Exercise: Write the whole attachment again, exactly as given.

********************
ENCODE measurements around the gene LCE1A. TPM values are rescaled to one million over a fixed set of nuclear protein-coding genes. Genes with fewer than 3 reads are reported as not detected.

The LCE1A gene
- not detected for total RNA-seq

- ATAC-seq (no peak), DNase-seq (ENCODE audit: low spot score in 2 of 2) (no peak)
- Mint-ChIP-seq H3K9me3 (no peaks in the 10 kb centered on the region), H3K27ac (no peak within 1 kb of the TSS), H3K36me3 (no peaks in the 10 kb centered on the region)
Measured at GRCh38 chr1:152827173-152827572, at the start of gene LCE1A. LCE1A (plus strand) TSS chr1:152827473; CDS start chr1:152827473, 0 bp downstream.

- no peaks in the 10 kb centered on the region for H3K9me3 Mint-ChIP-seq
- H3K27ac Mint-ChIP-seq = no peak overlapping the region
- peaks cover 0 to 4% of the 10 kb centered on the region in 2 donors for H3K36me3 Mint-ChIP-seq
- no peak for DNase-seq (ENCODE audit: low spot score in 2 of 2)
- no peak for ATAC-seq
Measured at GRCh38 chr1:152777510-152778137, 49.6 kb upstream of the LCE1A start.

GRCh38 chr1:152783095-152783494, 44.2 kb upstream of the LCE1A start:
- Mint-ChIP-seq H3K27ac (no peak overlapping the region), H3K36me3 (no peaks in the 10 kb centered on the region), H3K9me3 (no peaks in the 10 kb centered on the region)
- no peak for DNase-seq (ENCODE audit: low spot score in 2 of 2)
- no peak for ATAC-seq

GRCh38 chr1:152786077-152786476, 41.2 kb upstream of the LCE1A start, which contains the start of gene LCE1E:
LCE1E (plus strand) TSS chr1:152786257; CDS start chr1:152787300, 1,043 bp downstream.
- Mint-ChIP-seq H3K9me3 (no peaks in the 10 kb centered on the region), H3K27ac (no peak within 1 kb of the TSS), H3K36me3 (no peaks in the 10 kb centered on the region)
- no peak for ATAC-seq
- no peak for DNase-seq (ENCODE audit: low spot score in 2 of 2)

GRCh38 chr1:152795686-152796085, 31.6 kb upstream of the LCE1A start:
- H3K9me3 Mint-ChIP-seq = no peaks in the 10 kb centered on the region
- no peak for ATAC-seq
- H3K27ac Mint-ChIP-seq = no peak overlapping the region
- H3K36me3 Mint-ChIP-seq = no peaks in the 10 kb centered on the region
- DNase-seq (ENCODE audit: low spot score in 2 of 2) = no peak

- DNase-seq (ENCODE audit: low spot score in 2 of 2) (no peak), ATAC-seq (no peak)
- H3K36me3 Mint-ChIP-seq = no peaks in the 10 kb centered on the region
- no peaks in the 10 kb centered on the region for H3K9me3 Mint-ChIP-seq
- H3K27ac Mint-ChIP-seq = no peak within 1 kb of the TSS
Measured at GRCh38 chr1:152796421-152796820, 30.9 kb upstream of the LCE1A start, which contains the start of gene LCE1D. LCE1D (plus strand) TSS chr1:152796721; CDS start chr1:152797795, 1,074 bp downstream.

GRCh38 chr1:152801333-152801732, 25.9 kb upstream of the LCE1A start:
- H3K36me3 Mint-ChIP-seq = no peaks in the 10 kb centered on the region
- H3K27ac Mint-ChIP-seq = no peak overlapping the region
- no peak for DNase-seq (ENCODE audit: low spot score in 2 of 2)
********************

ENCODE measurements around the gene LCE1A. TPM values are rescaled to one million over a fixed set of nuclear protein-coding genes. Genes with fewer than 3 reads are reported as not detected.

The LCE1A gene
- not detected for total RNA-seq

- ATAC-seq (no peak), DNase-seq (ENCODE audit: low spot score in 2 of 2) (no peak)
- Mint-ChIP-seq H3K9me3 (no peaks in the 10 kb centered on the region), H3K27ac (no peak within 1 kb of the TSS), H3K36me3 (no peaks in the 10 kb centered on the region)
Measured at GRCh38 chr1:152827173-152827572, at the start of gene LCE1A. LCE1A (plus strand) TSS chr1:152827473; CDS start chr1:152827473, 0 bp downstream.

- no peaks in the 10 kb centered on the region for H3K9me3 Mint-ChIP-seq
- H3K27ac Mint-ChIP-seq = no peak overlapping the region
- peaks cover 0 to 4% of the 10 kb centered on the region in 2 donors for H3K36me3 Mint-ChIP-seq
- no peak for DNase-seq (ENCODE audit: low spot score in 2 of 2)
- no peak for ATAC-seq
Measured at GRCh38 chr1:152777510-152778137, 49.6 kb upstream of the LCE1A start.

GRCh38 chr1:152783095-152783494, 44.2 kb upstream of the LCE1A start:
- Mint-ChIP-seq H3K27ac (no peak overlapping the region), H3K36me3 (no peaks in the 10 kb centered on the region), H3K9me3 (no peaks in the 10 kb centered on the region)
- no peak for DNase-seq (ENCODE audit: low spot score in 2 of 2)
- no peak for ATAC-seq

GRCh38 chr1:152786077-152786476, 41.2 kb upstream of the LCE1A start, which contains the start of gene LCE1E:
LCE1E (plus strand) TSS chr1:152786257; CDS start chr1:152787300, 1,043 bp downstream.
- Mint-ChIP-seq H3K9me3 (no peaks in the 10 kb centered on the region), H3K27ac (no peak within 1 kb of the TSS), H3K36me3 (no peaks in the 10 kb centered on the region)
- no peak for ATAC-seq
- no peak for DNase-seq (ENCODE audit: low spot score in 2 of 2)

GRCh38 chr1:152795686-152796085, 31.6 kb upstream of the LCE1A start:
- H3K9me3 Mint-ChIP-seq = no peaks in the 10 kb centered on the region
- no peak for ATAC-seq
- H3K27ac Mint-ChIP-seq = no peak overlapping the region
- H3K36me3 Mint-ChIP-seq = no peaks in the 10 kb centered on the region
- DNase-seq (ENCODE audit: low spot score in 2 of 2) = no peak

- DNase-seq (ENCODE audit: low spot score in 2 of 2) (no peak), ATAC-seq (no peak)
- H3K36me3 Mint-ChIP-seq = no peaks in the 10 kb centered on the region
- no peaks in the 10 kb centered on the region for H3K9me3 Mint-ChIP-seq
- H3K27ac Mint-ChIP-seq = no peak within 1 kb of the TSS
Measured at GRCh38 chr1:152796421-152796820, 30.9 kb upstream of the LCE1A start, which contains the start of gene LCE1D. LCE1D (plus strand) TSS chr1:152796721; CDS start chr1:152797795, 1,074 bp downstream.

GRCh38 chr1:152801333-152801732, 25.9 kb upstream of the LCE1A start:
- H3K36me3 Mint-ChIP-seq = no peaks in the 10 kb centered on the region
- H3K27ac Mint-ChIP-seq = no peak overlapping the region
- no peak for DNase-seq (ENCODE audit: low spot score in 2 of 2)